JONESBORO, AR (KAIT) - An opportunity the Craighead County Judge's office thought was a long shot became reality this week.
A nearly one million dollar grant to the Juvenile Drug Court Program will expand the current program, helping more children.
Assistant to the County Judge, Tony Thomas says the Craighead County Juvenile Drug Court program is fairly new to begin with.
"So of course there's been a great deal of trial and error," Thomas said. However, over the past year and a half, the program has helped roughly 30 children with substance abuse.
"We're not going to get them all, but anything we can do to reduce the number of individuals that move into our adult system, it has some tremendous savings," Thomas said.
Now, they'll be reducing that number even more. A nearly $960,000 grant from the Substance Abuse and Mental Health Services Administration will over quadruple the amount of teens they're able to help.
"We anticipate, in that three year period, this funding will allow us to increase capacity 130 students," Thomas explained.
Not only can they help more kids, they'll be able to address more needs and concerns related to mental health.
"Our primary goal is to reduce the recidivism in the juvenile population," he said.
Thomas explained they saw the need in the juvenile court program, which prompted them to go after this grant.
"We initially started looking at it from a planning perspective with the hopes that we would have this type of funding to implement some type of court program here in Craighead County," Thomas explained.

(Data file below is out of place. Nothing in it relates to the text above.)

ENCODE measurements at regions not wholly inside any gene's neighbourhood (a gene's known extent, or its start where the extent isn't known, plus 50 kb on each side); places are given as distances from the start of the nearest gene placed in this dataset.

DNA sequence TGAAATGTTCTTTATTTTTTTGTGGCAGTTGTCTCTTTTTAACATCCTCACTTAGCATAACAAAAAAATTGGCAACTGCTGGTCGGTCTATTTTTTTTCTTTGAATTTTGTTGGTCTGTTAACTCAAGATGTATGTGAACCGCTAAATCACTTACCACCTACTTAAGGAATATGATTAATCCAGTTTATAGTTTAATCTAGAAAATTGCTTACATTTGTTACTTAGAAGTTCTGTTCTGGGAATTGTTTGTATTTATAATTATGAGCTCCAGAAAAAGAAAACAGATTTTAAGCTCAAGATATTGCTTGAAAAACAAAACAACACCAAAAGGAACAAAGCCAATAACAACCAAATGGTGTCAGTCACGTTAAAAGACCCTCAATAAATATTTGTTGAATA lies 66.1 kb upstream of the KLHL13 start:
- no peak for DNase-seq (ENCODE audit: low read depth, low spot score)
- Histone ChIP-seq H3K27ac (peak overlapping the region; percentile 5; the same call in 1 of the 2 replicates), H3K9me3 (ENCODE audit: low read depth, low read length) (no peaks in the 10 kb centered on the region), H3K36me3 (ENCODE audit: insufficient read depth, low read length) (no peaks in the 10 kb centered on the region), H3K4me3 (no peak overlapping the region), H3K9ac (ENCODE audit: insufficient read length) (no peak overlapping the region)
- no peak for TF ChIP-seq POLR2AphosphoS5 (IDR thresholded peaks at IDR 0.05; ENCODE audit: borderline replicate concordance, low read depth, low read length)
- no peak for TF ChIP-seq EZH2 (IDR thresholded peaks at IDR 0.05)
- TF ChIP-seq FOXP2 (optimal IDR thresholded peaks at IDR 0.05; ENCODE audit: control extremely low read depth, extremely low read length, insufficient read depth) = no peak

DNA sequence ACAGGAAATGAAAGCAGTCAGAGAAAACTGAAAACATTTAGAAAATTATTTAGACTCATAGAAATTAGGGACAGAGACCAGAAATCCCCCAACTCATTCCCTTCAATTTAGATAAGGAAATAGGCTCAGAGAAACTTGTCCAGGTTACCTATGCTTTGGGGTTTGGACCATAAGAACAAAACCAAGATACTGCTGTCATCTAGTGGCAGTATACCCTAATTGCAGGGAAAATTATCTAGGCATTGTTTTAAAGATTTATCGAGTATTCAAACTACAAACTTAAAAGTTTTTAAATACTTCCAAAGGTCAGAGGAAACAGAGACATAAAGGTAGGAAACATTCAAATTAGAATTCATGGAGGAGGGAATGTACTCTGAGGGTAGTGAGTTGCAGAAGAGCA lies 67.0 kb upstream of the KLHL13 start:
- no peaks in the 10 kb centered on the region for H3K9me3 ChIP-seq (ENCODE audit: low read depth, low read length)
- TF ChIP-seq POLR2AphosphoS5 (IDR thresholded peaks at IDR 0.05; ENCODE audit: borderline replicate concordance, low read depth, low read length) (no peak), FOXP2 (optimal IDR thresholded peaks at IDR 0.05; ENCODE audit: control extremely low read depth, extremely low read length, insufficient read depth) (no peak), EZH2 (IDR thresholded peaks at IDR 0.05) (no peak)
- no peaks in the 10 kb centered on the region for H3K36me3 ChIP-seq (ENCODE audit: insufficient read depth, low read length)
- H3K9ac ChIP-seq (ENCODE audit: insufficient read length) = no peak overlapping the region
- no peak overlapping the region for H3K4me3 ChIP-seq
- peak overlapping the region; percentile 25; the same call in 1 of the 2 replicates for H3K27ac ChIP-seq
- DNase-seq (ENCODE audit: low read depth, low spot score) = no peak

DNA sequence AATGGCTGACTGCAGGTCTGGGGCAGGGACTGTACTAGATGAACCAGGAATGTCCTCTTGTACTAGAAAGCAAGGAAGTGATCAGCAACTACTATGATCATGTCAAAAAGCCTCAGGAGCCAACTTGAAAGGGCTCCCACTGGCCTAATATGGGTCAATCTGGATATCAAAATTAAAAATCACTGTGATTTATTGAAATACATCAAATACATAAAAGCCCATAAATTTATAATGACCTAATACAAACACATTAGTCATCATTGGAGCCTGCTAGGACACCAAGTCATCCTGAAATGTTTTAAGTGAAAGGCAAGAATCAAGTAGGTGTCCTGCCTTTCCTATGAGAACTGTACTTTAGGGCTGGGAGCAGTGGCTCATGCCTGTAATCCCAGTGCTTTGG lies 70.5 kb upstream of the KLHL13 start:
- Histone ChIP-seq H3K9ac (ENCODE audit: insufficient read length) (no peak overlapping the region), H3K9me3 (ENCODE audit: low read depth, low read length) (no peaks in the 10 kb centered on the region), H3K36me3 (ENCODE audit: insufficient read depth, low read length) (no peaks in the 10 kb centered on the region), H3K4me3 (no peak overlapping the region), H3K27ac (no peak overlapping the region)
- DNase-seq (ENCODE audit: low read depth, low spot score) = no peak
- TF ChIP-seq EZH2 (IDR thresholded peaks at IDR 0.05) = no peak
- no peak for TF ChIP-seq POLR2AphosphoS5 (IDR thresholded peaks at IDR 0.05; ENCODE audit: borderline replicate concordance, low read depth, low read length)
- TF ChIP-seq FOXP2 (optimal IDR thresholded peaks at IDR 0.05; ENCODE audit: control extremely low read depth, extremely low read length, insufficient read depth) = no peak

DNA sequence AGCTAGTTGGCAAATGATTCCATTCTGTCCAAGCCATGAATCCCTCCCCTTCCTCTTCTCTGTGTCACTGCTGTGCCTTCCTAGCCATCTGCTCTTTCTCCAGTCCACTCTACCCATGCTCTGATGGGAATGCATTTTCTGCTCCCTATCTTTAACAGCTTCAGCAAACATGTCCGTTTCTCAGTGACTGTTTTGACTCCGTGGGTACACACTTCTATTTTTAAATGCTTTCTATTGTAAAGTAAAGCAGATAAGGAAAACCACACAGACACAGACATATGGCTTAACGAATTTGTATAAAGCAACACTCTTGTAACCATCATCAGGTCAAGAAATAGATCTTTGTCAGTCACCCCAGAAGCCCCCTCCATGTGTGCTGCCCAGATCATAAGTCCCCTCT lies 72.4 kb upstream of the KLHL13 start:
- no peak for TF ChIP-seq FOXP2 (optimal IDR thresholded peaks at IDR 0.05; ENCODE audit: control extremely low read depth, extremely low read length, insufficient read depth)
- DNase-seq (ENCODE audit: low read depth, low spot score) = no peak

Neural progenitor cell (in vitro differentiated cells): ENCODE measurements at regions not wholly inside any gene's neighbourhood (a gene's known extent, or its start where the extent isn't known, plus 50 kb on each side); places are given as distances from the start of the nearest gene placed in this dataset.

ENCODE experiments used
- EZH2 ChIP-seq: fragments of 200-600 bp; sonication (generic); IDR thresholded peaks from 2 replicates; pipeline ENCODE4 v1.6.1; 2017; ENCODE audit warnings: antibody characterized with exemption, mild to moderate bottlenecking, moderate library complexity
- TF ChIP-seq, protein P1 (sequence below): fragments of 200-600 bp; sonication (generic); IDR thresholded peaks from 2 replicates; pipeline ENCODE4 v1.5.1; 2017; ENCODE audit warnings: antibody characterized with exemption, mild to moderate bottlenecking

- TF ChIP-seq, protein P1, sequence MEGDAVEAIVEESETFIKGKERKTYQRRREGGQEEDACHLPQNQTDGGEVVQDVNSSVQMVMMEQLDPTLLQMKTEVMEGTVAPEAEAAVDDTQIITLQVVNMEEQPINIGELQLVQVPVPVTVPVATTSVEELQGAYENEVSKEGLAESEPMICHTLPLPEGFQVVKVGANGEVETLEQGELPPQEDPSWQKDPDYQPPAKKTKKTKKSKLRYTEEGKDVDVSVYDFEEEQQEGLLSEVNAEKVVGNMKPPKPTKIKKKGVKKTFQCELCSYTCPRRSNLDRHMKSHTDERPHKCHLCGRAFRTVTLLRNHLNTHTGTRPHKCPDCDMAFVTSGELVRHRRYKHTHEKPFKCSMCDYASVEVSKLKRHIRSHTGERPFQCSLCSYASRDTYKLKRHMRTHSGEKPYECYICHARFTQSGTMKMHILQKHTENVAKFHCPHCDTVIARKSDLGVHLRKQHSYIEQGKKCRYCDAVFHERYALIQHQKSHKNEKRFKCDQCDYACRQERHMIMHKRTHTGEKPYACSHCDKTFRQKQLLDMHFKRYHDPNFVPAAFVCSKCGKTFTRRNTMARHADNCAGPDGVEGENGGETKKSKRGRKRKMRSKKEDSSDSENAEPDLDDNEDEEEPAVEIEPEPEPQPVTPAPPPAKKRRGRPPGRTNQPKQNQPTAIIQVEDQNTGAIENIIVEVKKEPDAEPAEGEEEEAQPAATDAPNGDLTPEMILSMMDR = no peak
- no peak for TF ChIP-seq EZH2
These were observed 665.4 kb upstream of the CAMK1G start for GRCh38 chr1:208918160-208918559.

According to a press release from the Craighead County Judge's Office, the county received that initial funding for planning in 2011 from the U.S. Department of Justice.
That planning process helped the county identify what expansions to the drug court program needed to be made. Once the application for the SAMHSA grant became available, Thomas said they thought receiving it would be a long shot.
"Just here last week, just enamored when we received the award for close to a million dollars for a three year period."
Receiving that money is something Thomas said was made possible through a collaborative effort of many in the county.
"We have a group of caring, we have a group of dedicated individuals and professionals that know we have a problem and are coming to the table to address that problem," he said.
The project is a collaborative effort between Craighead County Juvenile Drug Court, the Center for Community Engagement at ASU, Mid-South Health Systems and the Office of the County Judge.
The grant money will last until August 1, 2016.
Thomas said after that, they hope they will be able to continue funding it either through grants or the county.